The first step of the circular stage is quite high, a foot and a half in height. “Moreno’s point was that the first step of seeking therapeutic treatment is the most difficult,” explains Swallow. “If you’re stepping on the stage to step into your world, to show people a certain circumstance in your life, that first step is the biggest and the most important; it’s telling yourself and the world, ‘I want to work on this,’ or ‘I’m stepping into therapy.'”

The next step represents the world you live in and is for working out the problems. The uppermost circle, the balcony, allows the person to take the role of any being who might be looking down at us from above, be it God or the soul of a departed loved one. The person working out their problems — called the protagonist in psychodrama — can go up to the balcony and look down at themselves, as it were, seeing themselves through the eyes of God or the departed loved one, and give themselves advice from that point of view.

After Moreno died, his widow Zerka (now age 96) continued the psychodrama practice in Beacon for several years but the facility eventually closed. In order to save the stage, it was dismantled and brought to Highland to be reassembled without its original bottom level, which did not survive the move.

Community Playback Theatre doesn’t use the Moreno Stage in the same way that psychodramatists do, says Swallow, but its balcony level can be utilized to best get across the point of the stories acted out.

And while Playback Theatre is not psychodrama, it’s not strictly speaking entertainment, either. Swallow says that it originated with Jonathan Fox, an actor at the time who had the idea of turning personal stories into theatre. To better learn how to cope with people’s emotions, he took some workshops at the Moreno Institute in Beacon, and so the techniques of psychodrama influenced what Playback Theatre became. Moreno’s widow, Zerka, in fact, liked the idea of Playback Theatre so much she helped fund its beginnings.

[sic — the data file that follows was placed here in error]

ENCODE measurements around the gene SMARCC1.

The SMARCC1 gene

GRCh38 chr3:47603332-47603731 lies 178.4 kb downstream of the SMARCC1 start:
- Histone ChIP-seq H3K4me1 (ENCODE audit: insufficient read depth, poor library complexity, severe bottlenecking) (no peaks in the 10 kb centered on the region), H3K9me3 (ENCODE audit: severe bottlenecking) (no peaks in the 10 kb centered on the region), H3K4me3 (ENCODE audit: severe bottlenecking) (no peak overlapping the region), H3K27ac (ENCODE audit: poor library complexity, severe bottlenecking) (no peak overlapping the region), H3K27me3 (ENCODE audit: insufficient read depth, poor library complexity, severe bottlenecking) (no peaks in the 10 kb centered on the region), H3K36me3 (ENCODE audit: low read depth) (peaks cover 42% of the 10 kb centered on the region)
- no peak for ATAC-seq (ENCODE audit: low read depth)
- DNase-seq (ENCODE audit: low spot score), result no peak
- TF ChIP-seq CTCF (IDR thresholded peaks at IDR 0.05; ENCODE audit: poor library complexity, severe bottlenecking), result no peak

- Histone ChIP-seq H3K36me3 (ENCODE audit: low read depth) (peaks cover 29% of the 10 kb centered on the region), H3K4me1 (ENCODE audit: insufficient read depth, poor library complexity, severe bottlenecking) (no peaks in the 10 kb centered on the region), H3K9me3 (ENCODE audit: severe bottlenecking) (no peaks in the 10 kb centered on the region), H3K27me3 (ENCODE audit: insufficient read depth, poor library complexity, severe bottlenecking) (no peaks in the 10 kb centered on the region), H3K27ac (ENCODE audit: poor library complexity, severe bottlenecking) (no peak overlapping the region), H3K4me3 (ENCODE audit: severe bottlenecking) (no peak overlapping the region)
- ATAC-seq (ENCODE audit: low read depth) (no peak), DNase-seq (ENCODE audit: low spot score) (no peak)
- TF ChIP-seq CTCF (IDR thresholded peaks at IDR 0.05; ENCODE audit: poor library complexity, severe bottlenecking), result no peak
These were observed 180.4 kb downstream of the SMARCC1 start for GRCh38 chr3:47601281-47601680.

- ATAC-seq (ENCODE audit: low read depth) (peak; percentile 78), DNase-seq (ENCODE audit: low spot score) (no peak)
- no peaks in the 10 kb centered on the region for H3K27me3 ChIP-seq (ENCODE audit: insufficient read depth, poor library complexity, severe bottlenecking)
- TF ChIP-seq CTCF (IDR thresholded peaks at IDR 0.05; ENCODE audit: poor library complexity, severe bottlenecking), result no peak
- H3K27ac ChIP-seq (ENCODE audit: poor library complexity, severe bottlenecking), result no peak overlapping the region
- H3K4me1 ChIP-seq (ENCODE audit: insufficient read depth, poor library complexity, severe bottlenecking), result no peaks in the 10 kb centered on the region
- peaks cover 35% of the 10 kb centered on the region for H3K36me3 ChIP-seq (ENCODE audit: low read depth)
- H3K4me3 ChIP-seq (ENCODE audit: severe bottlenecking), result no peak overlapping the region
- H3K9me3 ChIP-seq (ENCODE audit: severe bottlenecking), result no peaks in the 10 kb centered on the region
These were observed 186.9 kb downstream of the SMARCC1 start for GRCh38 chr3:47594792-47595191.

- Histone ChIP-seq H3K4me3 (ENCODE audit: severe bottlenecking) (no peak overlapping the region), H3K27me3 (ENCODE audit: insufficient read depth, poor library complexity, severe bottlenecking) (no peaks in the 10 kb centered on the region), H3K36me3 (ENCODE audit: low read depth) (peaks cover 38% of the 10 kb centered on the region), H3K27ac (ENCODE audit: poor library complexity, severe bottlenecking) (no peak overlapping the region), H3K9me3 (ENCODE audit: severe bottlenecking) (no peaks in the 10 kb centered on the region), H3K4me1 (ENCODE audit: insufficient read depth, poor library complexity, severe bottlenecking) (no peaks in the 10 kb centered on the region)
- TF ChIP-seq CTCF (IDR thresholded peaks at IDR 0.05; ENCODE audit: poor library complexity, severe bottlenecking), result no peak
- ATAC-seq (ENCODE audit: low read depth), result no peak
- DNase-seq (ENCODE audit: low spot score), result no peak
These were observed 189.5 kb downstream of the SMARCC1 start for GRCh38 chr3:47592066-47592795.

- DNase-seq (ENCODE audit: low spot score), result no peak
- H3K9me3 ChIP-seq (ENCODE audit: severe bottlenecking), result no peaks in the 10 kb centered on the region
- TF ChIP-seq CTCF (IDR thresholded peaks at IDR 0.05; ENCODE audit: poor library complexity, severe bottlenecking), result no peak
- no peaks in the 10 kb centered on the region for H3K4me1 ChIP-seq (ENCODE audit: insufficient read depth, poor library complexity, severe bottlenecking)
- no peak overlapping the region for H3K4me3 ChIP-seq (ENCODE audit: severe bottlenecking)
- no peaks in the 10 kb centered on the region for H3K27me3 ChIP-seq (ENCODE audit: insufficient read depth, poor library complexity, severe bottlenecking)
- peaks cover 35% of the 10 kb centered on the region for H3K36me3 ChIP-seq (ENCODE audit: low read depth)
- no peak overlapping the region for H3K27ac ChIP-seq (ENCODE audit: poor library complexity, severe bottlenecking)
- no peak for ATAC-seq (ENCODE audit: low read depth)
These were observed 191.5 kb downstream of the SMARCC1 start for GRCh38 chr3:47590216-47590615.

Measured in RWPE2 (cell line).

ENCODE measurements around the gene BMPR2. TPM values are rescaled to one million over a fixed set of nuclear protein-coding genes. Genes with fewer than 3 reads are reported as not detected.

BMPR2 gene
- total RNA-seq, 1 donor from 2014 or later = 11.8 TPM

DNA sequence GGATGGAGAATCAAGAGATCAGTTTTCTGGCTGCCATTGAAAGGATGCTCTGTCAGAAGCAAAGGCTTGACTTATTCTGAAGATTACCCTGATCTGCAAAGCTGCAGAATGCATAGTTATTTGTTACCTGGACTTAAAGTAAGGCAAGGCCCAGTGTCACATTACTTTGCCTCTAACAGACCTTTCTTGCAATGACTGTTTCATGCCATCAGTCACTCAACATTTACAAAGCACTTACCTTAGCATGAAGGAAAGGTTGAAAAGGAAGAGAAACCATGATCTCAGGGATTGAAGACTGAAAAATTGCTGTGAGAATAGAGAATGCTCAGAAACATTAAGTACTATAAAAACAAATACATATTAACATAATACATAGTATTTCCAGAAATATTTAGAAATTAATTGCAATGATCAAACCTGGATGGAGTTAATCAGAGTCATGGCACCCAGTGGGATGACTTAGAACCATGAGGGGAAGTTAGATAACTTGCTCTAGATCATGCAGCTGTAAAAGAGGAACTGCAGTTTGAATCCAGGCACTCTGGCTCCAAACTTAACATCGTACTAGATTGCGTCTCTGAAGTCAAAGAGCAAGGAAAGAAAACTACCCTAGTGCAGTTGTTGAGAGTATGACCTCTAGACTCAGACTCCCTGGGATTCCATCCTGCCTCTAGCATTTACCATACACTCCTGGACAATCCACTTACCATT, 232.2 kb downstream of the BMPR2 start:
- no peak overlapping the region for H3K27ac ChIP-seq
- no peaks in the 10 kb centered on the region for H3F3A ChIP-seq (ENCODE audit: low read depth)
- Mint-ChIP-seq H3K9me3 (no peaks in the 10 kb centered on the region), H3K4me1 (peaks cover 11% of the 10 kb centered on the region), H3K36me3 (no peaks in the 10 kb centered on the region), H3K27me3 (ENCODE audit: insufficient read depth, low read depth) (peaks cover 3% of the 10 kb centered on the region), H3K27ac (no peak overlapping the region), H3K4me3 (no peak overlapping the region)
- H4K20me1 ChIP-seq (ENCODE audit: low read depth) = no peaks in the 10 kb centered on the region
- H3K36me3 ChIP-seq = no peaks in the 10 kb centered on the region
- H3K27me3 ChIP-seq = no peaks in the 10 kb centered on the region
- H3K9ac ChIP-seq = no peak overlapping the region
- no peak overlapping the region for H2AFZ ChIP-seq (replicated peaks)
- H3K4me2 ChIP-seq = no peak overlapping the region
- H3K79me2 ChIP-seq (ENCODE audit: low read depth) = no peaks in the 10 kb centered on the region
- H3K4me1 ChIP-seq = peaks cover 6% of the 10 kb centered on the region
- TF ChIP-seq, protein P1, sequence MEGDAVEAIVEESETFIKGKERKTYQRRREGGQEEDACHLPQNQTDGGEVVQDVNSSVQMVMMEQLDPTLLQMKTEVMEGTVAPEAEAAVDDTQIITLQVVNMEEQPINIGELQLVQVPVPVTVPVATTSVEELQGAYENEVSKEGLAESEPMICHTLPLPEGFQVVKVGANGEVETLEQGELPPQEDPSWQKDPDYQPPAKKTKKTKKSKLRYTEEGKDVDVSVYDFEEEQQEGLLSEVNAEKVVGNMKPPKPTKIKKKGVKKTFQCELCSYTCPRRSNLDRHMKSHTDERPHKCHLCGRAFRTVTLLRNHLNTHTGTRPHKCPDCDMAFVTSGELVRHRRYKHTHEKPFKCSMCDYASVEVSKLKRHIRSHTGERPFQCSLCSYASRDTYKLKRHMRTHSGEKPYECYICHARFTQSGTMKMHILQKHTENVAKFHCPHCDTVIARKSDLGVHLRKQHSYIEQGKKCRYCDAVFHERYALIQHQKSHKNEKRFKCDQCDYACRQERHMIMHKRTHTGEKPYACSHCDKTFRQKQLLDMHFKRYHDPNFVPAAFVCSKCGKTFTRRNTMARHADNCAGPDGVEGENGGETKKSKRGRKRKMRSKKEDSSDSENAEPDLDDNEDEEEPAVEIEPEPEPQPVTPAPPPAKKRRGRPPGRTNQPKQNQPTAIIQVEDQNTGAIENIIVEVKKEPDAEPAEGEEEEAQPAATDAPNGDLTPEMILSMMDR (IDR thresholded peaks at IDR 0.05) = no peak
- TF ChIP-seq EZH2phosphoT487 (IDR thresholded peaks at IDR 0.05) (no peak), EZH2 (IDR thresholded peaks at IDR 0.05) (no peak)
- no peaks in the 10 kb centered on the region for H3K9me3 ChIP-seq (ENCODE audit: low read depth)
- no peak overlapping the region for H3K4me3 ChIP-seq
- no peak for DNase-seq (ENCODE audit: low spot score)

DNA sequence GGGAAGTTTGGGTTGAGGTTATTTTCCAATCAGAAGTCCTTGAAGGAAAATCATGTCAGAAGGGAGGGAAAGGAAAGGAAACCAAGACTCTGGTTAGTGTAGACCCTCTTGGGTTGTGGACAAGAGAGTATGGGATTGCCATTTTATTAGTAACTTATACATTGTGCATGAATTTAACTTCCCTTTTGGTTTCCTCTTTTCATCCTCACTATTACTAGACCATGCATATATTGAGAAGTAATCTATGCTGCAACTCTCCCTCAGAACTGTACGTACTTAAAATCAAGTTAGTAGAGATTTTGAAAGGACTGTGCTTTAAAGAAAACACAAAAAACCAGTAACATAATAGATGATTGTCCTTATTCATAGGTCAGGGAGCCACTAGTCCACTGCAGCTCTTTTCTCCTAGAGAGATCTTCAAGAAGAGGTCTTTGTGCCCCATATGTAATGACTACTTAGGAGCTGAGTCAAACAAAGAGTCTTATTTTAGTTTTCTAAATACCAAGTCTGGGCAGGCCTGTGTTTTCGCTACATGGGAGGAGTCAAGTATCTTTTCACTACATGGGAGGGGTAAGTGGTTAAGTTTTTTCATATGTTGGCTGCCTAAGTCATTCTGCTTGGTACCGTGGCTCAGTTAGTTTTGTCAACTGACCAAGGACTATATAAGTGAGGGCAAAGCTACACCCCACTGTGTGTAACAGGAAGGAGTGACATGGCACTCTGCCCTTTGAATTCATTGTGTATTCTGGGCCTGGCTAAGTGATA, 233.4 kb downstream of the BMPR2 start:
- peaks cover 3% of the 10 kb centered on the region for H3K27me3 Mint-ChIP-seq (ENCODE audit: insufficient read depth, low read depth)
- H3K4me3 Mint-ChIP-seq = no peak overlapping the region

The audience of 40 people or so — the theatre holds 65 — at the monthly performances at Boughton Place share their stories and benefit by both telling their own stories and experiencing those of others. Sometimes the stories are funny, and at other times, tragic; just like real life, of course. The evening begins with a number of “short forms” in which the “conductor” in charge directs the actors in acting out some brief moments in the lives of the audience members, then moves into deeper territory. A musician contributes as well, and theatrical lighting is employed.

“Playback Theatre is practiced worldwide, now,” says Swallow. “And the fact that it originated in the Hudson Valley 40 years ago is magical to many people. We all still live in the area; the founding members, Jonathan Fox and Jo Salas, myself… and for me, personally, it’s been wonderful to be involved as a Playback actor. Thinking back to the philosophy of Moreno, the more roles we can play or imagine ourselves in, the richer, fuller person we are.”

More information is available at (845) 691-7578 or www.boughtonplace.org.